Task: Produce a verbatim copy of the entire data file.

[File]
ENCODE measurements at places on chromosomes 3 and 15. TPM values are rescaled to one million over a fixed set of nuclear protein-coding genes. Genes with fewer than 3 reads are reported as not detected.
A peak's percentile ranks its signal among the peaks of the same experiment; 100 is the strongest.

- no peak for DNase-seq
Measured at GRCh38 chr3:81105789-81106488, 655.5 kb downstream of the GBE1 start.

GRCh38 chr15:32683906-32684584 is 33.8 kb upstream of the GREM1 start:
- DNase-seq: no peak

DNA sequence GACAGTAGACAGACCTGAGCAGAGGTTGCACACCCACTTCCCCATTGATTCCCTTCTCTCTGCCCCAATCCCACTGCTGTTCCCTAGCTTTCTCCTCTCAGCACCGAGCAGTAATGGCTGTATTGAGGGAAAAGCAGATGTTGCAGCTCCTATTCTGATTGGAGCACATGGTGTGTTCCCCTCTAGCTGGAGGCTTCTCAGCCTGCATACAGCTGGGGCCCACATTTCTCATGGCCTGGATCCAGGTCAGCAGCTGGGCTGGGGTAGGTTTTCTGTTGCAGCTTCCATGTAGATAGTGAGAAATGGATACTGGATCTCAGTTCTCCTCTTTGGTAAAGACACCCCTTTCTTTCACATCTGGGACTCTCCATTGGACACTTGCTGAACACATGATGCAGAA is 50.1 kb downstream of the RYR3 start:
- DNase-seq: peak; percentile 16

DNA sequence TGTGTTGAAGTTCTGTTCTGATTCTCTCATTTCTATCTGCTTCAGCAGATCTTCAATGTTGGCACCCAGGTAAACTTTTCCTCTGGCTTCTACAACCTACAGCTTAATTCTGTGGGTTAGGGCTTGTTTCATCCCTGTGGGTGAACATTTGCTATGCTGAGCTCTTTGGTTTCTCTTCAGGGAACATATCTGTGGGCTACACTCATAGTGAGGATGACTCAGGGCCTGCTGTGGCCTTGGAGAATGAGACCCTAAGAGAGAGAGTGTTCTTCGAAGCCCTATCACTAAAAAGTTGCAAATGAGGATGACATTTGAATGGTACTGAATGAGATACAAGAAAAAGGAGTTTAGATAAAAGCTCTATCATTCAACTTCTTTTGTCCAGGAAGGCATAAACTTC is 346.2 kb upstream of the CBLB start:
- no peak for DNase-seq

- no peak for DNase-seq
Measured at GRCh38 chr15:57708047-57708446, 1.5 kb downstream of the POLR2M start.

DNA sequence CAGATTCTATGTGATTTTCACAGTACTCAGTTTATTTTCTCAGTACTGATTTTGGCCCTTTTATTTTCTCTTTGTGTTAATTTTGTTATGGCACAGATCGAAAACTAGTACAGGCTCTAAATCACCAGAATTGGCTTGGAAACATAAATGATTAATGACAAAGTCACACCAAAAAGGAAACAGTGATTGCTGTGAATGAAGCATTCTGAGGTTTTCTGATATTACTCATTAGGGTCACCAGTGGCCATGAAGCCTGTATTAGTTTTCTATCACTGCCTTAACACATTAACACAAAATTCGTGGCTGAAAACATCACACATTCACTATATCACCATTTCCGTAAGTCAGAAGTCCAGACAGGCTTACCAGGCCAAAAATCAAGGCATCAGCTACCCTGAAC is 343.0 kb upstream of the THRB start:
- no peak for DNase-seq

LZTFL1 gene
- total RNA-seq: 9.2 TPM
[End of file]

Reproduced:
ENCODE measurements at places on chromosomes 3 and 15. TPM values are rescaled to one million over a fixed set of nuclear protein-coding genes. Genes with fewer than 3 reads are reported as not detected.
A peak's percentile ranks its signal among the peaks of the same experiment; 100 is the strongest.

- no peak for DNase-seq
Measured at GRCh38 chr3:81105789-81106488, 655.5 kb downstream of the GBE1 start.

GRCh38 chr15:32683906-32684584 is 33.8 kb upstream of the GREM1 start:
- DNase-seq: no peak

DNA sequence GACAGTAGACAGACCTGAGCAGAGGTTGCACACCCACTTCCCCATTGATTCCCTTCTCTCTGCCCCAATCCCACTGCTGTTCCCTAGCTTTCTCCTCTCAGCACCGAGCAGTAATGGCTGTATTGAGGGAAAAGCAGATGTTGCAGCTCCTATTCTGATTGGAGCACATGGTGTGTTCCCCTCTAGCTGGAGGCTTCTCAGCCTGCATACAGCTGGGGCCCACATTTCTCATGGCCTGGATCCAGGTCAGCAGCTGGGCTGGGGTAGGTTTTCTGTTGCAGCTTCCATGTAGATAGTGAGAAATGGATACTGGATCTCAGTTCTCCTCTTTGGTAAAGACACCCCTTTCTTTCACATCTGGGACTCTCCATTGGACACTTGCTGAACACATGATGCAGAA is 50.1 kb downstream of the RYR3 start:
- DNase-seq: peak; percentile 16

DNA sequence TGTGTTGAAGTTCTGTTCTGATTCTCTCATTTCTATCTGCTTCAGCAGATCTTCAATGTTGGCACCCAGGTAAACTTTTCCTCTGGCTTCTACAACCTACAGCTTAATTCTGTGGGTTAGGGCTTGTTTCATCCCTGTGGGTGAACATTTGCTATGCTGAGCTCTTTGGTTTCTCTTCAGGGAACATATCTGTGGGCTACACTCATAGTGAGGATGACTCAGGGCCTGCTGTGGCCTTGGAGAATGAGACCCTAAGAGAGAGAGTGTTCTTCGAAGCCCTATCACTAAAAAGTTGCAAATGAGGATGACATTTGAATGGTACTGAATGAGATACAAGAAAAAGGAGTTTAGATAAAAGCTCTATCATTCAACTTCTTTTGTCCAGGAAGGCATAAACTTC is 346.2 kb upstream of the CBLB start:
- no peak for DNase-seq

- no peak for DNase-seq
Measured at GRCh38 chr15:57708047-57708446, 1.5 kb downstream of the POLR2M start.

DNA sequence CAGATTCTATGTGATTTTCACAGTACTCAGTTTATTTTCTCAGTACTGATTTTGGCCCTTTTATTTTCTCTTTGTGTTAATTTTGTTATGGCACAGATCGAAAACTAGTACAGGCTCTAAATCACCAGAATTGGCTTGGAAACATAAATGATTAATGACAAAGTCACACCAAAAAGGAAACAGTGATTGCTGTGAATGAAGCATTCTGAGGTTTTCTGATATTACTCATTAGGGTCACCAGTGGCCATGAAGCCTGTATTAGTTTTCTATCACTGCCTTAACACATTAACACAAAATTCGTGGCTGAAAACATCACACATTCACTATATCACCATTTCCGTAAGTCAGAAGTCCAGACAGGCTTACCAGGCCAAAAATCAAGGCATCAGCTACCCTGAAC is 343.0 kb upstream of the THRB start:
- no peak for DNase-seq

LZTFL1 gene
- total RNA-seq: 9.2 TPM